Invest in Ethics for Results
Larger companies get impressive results in positive workforce behavior when they invest in ethics and compliance, according to The State of Ethics in Large Companies, a recently released study.
The Ethics Research Center (ERC; formerly the Ethics Resource Center) analyzed data from its most recent National Business Ethics Survey and concluded that large companies (90,000 or more employees) with strong ethics and compliance programs face half the rules violations as those companies without effective programs. “Companies that invest in ethics reap an enormous return,” ERC CEO Patricia Harned said. “Better workplace ethics cuts business risks by reducing the chance that serious ethics problems will throw companies off course and distract them from their core business,” (ERC, 2015a).
According to the study, each key indicator of ethical performance (pressure to compromise ethics standards, observation of misconduct, reporting of violations, and retaliation for reporting) improves in large companies with strong ethics cultures; performance is strengthened in companies with effective ethics and compliance programs (ERC, 2015b)
For example, only 3 percent of employees in large companies with effective ethics and compliance programs reported feeling pressure to compromise standards and only 4 percent reported retaliation when they reported wrongdoing, as compared to 23 percent and 69 percent respectively in large companies without effective programs. That’s a significant difference.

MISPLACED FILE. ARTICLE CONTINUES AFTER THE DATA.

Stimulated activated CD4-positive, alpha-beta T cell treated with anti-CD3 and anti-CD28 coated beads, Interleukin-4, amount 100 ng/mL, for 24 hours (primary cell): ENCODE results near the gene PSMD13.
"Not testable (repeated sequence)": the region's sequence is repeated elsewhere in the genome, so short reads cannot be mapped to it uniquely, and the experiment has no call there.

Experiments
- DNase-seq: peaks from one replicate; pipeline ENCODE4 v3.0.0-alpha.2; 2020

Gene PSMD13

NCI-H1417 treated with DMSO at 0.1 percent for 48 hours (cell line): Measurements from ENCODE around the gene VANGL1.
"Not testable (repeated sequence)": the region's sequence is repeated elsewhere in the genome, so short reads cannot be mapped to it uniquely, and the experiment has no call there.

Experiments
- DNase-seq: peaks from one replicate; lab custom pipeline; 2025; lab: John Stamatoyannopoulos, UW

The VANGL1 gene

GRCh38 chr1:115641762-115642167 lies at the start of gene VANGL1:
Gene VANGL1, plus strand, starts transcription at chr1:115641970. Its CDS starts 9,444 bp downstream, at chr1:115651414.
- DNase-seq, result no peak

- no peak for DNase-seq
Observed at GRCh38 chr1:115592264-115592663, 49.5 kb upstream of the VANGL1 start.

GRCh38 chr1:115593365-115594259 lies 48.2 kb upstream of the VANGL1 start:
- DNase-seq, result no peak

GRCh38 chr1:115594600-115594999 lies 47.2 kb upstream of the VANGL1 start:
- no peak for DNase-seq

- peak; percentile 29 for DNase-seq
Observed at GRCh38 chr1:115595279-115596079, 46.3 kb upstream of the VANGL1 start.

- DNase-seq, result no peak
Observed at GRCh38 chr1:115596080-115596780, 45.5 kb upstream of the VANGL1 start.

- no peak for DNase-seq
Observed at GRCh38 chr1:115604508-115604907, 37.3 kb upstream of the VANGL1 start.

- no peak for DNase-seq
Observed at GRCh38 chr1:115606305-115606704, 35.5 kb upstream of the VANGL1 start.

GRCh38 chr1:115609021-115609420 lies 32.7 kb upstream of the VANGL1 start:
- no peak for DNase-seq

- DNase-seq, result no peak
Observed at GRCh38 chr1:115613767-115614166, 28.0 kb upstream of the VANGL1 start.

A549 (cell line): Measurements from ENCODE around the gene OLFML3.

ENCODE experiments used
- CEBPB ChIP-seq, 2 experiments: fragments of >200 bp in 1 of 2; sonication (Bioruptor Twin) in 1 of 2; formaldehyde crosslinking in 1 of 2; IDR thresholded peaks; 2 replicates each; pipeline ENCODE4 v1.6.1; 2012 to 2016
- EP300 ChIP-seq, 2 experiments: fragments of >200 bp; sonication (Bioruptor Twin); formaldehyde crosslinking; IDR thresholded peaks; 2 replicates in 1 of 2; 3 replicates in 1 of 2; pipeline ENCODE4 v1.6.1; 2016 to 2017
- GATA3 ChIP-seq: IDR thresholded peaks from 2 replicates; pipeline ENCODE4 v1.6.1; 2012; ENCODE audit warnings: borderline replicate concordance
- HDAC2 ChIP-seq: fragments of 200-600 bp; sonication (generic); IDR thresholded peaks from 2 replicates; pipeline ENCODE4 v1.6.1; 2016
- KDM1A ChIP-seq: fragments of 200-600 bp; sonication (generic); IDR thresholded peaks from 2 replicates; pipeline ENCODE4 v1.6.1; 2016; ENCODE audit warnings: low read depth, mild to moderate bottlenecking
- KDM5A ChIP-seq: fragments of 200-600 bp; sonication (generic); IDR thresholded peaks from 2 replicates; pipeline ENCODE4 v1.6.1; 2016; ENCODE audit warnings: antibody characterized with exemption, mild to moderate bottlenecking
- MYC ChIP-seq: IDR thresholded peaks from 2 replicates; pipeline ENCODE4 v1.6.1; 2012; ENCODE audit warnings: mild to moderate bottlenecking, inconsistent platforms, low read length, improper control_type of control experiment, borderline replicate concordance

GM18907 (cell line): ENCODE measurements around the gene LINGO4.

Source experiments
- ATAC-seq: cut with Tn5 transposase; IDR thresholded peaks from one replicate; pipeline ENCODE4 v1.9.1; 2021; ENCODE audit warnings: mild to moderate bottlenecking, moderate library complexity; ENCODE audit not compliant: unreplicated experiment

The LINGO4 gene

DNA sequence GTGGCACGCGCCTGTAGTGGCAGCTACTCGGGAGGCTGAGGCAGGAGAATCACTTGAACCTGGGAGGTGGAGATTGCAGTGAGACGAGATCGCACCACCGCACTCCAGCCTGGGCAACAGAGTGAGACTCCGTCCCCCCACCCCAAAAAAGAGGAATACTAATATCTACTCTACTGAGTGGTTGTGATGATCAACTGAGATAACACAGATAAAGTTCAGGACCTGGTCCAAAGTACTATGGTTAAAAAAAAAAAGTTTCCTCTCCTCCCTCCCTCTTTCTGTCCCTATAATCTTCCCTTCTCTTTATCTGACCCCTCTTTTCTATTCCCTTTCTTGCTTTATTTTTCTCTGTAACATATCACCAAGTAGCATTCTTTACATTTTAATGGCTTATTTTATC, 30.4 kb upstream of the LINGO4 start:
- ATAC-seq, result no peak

Further, only 33 percent of employees in large firms with effective E&C programs reported that they had observed misconduct, as compared to sixty-two percent of employees in other large firms. And, to report a positive, a huge 87 percent of those employees in large companies with effective programs who had observed misconduct reported that misconduct. Only 32 percent of employees in large companies without effective programs did the same.
Every instance of a reported concern provides an opportunity for firms to identify and correct problems and to prevent the reoccurrence of those or similar problems. Companies with strong ethics cultures will have employees who feel comfortable reporting their concerns to a direct supervisor, higher management, or anonymously to an ethics hotline. In fact, fully sixteen percent of employees who report workplace misconduct utilize an ethics hotline or helpline at some point, according to the 2013 National Business Ethics Survey of the U.S. Workforce (ERC, 2014).
This current ERC study addresses the benefits of strong, effective ethics and compliance programs in large companies only, but it is reasonable to assume that smaller organizations would also benefit from fostering an ethical culture and ensuring they have strong ethics and compliance programs as well.
Ethical Advocate provides 24-7 support for confidential, secure, and anonymous ethics hotlines and also provides related ethics and compliance training. Contact us to learn more.
Ethics Research Center. “Large Companies Can Boost Ethical Performance, Cut Business Risks.” ERC press release, March 26, 2015. http://www.ethics.org/?q=news/large-companies-can-boost-ethical-performance-cut-business-risks
Ethics Research Center. The State of Ethics in Large Companies: Executive Summary, 2015. http://www.ethics.org/nbes/large-companies/
Ethics Resource Center. National Business Ethics Survey of the U.S. Workforce, 2014.